Pro-Iran factions denounce ‘scam’ vote – Biden panic over US troops – Diverse Bulletin

Supporters of populist cleric and politician Moqtada al-Sadr celebrated in the streets of Iraq last night after initial results revealed his party as the biggest winner. This year the country has been caught in the crossfires between Iranian-backed paramilitary groups and the US military. President Biden is under political pressure to leave Iraq after their Afghanistan exit.

And Mr Sadr wants to end US and Iranian influence over Iraq’s internal affairs and has promised a government free from foreign interference. He said on Monday: “It is time for the people to live in peace, without occupation, terrorism, militias and kidnapping.”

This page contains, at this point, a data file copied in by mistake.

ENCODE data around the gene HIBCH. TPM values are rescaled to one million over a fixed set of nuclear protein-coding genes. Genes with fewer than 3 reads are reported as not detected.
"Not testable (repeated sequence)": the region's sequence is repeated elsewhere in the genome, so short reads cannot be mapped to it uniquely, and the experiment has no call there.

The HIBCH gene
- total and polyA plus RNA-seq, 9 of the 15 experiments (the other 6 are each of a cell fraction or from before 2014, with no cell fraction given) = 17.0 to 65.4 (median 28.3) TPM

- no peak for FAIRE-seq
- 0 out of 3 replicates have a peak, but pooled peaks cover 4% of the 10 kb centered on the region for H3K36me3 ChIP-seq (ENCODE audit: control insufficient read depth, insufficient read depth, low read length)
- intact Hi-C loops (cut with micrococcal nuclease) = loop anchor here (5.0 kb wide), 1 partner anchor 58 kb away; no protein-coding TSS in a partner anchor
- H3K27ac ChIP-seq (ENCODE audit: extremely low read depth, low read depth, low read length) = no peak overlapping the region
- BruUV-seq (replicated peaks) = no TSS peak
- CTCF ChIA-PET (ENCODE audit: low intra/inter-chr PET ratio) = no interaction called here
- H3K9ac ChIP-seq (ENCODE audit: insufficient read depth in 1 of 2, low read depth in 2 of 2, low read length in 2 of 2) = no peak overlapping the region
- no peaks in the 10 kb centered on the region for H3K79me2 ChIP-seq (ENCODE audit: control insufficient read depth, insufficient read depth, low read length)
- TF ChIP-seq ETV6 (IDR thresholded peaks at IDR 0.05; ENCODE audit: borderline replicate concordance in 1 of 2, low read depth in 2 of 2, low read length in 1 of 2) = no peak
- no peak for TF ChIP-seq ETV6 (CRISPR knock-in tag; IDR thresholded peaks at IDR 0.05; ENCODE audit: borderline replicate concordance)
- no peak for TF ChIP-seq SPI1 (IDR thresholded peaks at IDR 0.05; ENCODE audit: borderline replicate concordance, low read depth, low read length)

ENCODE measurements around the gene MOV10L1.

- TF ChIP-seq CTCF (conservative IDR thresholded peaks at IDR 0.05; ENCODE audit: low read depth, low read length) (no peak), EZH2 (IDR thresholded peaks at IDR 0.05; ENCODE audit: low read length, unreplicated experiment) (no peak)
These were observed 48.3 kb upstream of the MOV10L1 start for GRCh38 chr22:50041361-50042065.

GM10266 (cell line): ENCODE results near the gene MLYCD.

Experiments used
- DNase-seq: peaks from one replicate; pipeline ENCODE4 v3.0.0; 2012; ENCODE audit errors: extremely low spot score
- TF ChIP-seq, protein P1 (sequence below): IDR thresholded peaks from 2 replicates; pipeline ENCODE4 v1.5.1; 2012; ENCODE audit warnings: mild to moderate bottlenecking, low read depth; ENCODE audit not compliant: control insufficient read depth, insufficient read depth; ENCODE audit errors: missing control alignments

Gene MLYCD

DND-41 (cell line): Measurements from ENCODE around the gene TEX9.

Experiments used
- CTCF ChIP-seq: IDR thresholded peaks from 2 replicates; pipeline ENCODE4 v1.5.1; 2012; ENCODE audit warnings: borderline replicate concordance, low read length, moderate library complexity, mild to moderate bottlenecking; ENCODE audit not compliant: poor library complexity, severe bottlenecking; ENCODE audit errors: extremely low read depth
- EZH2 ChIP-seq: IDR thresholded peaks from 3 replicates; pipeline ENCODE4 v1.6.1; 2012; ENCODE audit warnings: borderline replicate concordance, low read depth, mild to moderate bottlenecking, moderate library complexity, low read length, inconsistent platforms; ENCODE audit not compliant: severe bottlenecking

The election was brought forward from 2022 in response to unrest, which killed over 500 people, over government corruption.

Iranian-backed parties have long dominated politics in the country and their losses could see big implications and many contestations. The Fatah Alliance which represents pro-Iran militia, who have attacked US troops and assets in Iraq, lost more than half of its seats.

But the election is not over as no single group can secure a majority. It is likely there will be weeks of negotiations before rival factions agree on a new governing coalition.


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